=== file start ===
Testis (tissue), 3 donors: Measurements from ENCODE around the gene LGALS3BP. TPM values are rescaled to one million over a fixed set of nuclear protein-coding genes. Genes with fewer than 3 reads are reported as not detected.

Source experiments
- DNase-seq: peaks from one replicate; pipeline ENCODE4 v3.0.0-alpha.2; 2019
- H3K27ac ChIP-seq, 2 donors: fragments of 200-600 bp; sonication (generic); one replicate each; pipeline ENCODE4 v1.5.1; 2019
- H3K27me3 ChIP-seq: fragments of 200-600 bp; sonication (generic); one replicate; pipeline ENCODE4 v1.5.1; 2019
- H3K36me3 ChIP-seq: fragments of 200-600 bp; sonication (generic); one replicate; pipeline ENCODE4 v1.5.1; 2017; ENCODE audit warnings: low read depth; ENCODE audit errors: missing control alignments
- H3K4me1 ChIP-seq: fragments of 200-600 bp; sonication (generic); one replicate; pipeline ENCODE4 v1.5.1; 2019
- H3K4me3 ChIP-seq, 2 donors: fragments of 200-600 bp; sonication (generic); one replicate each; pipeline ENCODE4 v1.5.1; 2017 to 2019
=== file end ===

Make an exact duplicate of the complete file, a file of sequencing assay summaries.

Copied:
Testis (tissue), 3 donors: Measurements from ENCODE around the gene LGALS3BP. TPM values are rescaled to one million over a fixed set of nuclear protein-coding genes. Genes with fewer than 3 reads are reported as not detected.

Source experiments
- DNase-seq: peaks from one replicate; pipeline ENCODE4 v3.0.0-alpha.2; 2019
- H3K27ac ChIP-seq, 2 donors: fragments of 200-600 bp; sonication (generic); one replicate each; pipeline ENCODE4 v1.5.1; 2019
- H3K27me3 ChIP-seq: fragments of 200-600 bp; sonication (generic); one replicate; pipeline ENCODE4 v1.5.1; 2019
- H3K36me3 ChIP-seq: fragments of 200-600 bp; sonication (generic); one replicate; pipeline ENCODE4 v1.5.1; 2017; ENCODE audit warnings: low read depth; ENCODE audit errors: missing control alignments
- H3K4me1 ChIP-seq: fragments of 200-600 bp; sonication (generic); one replicate; pipeline ENCODE4 v1.5.1; 2019
- H3K4me3 ChIP-seq, 2 donors: fragments of 200-600 bp; sonication (generic); one replicate each; pipeline ENCODE4 v1.5.1; 2017 to 2019